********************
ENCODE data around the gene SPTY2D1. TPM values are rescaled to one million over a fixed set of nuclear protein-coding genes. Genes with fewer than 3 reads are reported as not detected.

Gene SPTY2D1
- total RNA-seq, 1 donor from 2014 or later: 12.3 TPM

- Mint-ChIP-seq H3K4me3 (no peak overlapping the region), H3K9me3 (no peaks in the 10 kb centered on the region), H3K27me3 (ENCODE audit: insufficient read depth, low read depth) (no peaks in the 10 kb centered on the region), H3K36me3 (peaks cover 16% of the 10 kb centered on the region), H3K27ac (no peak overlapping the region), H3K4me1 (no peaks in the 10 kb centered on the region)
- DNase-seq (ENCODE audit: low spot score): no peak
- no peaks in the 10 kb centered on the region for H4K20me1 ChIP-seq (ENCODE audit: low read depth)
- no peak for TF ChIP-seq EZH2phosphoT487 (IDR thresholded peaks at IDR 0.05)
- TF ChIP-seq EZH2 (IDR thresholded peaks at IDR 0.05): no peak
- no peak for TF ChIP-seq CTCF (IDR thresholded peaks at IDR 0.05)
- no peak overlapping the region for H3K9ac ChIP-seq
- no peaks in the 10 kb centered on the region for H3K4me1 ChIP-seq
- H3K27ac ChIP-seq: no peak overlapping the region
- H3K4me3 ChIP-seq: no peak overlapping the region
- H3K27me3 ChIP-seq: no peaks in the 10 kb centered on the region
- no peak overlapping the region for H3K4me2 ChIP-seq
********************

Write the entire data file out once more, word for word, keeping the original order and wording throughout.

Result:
ENCODE data around the gene SPTY2D1. TPM values are rescaled to one million over a fixed set of nuclear protein-coding genes. Genes with fewer than 3 reads are reported as not detected.

Gene SPTY2D1
- total RNA-seq, 1 donor from 2014 or later: 12.3 TPM

- Mint-ChIP-seq H3K4me3 (no peak overlapping the region), H3K9me3 (no peaks in the 10 kb centered on the region), H3K27me3 (ENCODE audit: insufficient read depth, low read depth) (no peaks in the 10 kb centered on the region), H3K36me3 (peaks cover 16% of the 10 kb centered on the region), H3K27ac (no peak overlapping the region), H3K4me1 (no peaks in the 10 kb centered on the region)
- DNase-seq (ENCODE audit: low spot score): no peak
- no peaks in the 10 kb centered on the region for H4K20me1 ChIP-seq (ENCODE audit: low read depth)
- no peak for TF ChIP-seq EZH2phosphoT487 (IDR thresholded peaks at IDR 0.05)
- TF ChIP-seq EZH2 (IDR thresholded peaks at IDR 0.05): no peak
- no peak for TF ChIP-seq CTCF (IDR thresholded peaks at IDR 0.05)
- no peak overlapping the region for H3K9ac ChIP-seq
- no peaks in the 10 kb centered on the region for H3K4me1 ChIP-seq
- H3K27ac ChIP-seq: no peak overlapping the region
- H3K4me3 ChIP-seq: no peak overlapping the region
- H3K27me3 ChIP-seq: no peaks in the 10 kb centered on the region
- no peak overlapping the region for H3K4me2 ChIP-seq